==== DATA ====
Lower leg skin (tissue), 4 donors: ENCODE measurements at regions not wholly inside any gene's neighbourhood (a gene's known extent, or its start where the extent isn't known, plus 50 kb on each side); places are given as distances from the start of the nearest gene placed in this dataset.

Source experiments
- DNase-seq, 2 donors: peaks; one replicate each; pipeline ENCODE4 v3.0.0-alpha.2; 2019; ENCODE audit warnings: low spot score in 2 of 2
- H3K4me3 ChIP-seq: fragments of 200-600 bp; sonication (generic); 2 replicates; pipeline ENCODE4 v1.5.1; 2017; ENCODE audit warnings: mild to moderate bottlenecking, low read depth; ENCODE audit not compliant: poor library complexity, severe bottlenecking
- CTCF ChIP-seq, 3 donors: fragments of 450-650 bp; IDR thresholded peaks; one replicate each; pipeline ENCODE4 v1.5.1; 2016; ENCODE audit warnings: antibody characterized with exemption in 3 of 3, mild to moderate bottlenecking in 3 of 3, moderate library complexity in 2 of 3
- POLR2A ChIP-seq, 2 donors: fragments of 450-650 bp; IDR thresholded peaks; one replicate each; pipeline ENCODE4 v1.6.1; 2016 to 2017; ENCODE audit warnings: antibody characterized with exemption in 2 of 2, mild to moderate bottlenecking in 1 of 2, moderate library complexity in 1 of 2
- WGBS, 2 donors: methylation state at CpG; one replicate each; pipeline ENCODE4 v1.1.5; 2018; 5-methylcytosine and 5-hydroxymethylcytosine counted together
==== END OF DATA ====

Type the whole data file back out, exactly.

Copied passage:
Lower leg skin (tissue), 4 donors: ENCODE measurements at regions not wholly inside any gene's neighbourhood (a gene's known extent, or its start where the extent isn't known, plus 50 kb on each side); places are given as distances from the start of the nearest gene placed in this dataset.

Source experiments
- DNase-seq, 2 donors: peaks; one replicate each; pipeline ENCODE4 v3.0.0-alpha.2; 2019; ENCODE audit warnings: low spot score in 2 of 2
- H3K4me3 ChIP-seq: fragments of 200-600 bp; sonication (generic); 2 replicates; pipeline ENCODE4 v1.5.1; 2017; ENCODE audit warnings: mild to moderate bottlenecking, low read depth; ENCODE audit not compliant: poor library complexity, severe bottlenecking
- CTCF ChIP-seq, 3 donors: fragments of 450-650 bp; IDR thresholded peaks; one replicate each; pipeline ENCODE4 v1.5.1; 2016; ENCODE audit warnings: antibody characterized with exemption in 3 of 3, mild to moderate bottlenecking in 3 of 3, moderate library complexity in 2 of 3
- POLR2A ChIP-seq, 2 donors: fragments of 450-650 bp; IDR thresholded peaks; one replicate each; pipeline ENCODE4 v1.6.1; 2016 to 2017; ENCODE audit warnings: antibody characterized with exemption in 2 of 2, mild to moderate bottlenecking in 1 of 2, moderate library complexity in 1 of 2
- WGBS, 2 donors: methylation state at CpG; one replicate each; pipeline ENCODE4 v1.1.5; 2018; 5-methylcytosine and 5-hydroxymethylcytosine counted together